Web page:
The present study extends prior research on the links between social adversity and aging by employing more comprehensive measures of adversity and a new gene expression index of aging. Hierarchical regression and 20 years of data from a sample of 381 black Americans were used to test models regarding the impact of social adversity on speed of aging. Consistent with the early life sensitivity model, early adversity continued to predict accelerated aging after controlling for adult adversity. Contrary to the pathway model, adult adversity was not related to aging following controls for early adversity. The cumulative stress model received partial support as high adversity during adulthood amplified the effect of early adversity on aging. Finally, consonant with the social change model, low adversity during adulthood buffered the effect of early adversity on aging. These findings held after controlling for health behaviors such as smoking, diet, and exercise.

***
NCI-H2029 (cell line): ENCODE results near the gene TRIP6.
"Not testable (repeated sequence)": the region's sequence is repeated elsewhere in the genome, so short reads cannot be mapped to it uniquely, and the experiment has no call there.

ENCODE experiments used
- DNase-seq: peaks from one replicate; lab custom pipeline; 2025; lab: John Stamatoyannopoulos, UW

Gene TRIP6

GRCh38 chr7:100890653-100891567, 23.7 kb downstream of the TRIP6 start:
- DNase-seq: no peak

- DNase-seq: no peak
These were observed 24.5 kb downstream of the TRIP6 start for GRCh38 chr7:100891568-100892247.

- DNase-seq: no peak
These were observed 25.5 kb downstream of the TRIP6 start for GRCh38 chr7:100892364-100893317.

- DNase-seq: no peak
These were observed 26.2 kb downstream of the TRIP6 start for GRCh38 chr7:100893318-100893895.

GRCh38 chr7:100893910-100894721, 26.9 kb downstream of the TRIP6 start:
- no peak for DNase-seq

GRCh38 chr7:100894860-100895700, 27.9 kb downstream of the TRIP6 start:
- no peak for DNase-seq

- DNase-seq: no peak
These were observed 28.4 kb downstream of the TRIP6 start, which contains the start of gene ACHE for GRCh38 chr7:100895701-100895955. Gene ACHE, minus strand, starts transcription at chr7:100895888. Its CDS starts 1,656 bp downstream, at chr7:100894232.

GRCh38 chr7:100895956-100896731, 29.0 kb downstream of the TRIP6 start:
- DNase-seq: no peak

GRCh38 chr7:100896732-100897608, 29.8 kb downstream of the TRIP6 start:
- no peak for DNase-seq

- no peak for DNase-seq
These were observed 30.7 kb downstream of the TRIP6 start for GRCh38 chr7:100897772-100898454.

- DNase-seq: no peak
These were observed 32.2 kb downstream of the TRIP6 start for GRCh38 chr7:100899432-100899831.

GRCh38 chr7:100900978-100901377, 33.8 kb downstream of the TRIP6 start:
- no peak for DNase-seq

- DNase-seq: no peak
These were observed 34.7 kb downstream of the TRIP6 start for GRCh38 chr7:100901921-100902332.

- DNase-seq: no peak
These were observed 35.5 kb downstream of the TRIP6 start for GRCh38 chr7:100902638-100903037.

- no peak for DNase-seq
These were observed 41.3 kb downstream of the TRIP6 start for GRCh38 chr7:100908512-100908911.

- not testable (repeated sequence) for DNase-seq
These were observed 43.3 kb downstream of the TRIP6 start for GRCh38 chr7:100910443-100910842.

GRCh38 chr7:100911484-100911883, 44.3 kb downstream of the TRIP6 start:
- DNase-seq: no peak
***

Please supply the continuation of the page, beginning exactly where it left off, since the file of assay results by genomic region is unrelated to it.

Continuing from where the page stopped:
Socially Demoralizing Environments and the Development of the Street Code from Childhood to Emerging Adulthood



This study examines hypotheses regarding patterns of developmental change in street code commitment from childhood through emerging adulthood. It tests whether street code commitment demonstrates developmental stability or if it fluctuates in response to evolving socially demoralizing conditions.


Latent growth curve and parallel process models are applied to longitudinal data from an African American sample. Confirmatory factor analysis tests the degree to which neighborhood violence, peer processes, and family hostilities combine to form a latent construct of socially demoralizing environments. Analysis also tests measurement invariance across the study assessment periods.


Street code commitment demonstrates a non-linear growth pattern across time. Commitment increases in childhood, peaks in late adolescence, and declines in emerging adulthood. Exposure to demoralizing social environments demonstrates a similar pattern of change characterized by a peak in adolescence followed by a gradual decline. Harsh childhood social environments affect the initial levels but not the growth of the street code. Street code commitment fluctuates in response to contemporaneous environmental conditions.


The street code is malleable from childhood through emerging adulthood. Commitment to the street code is not a stable product of socialization or early childhood social environmental exposures. The degree to which individuals embrace the code is largely a function of their current social environment.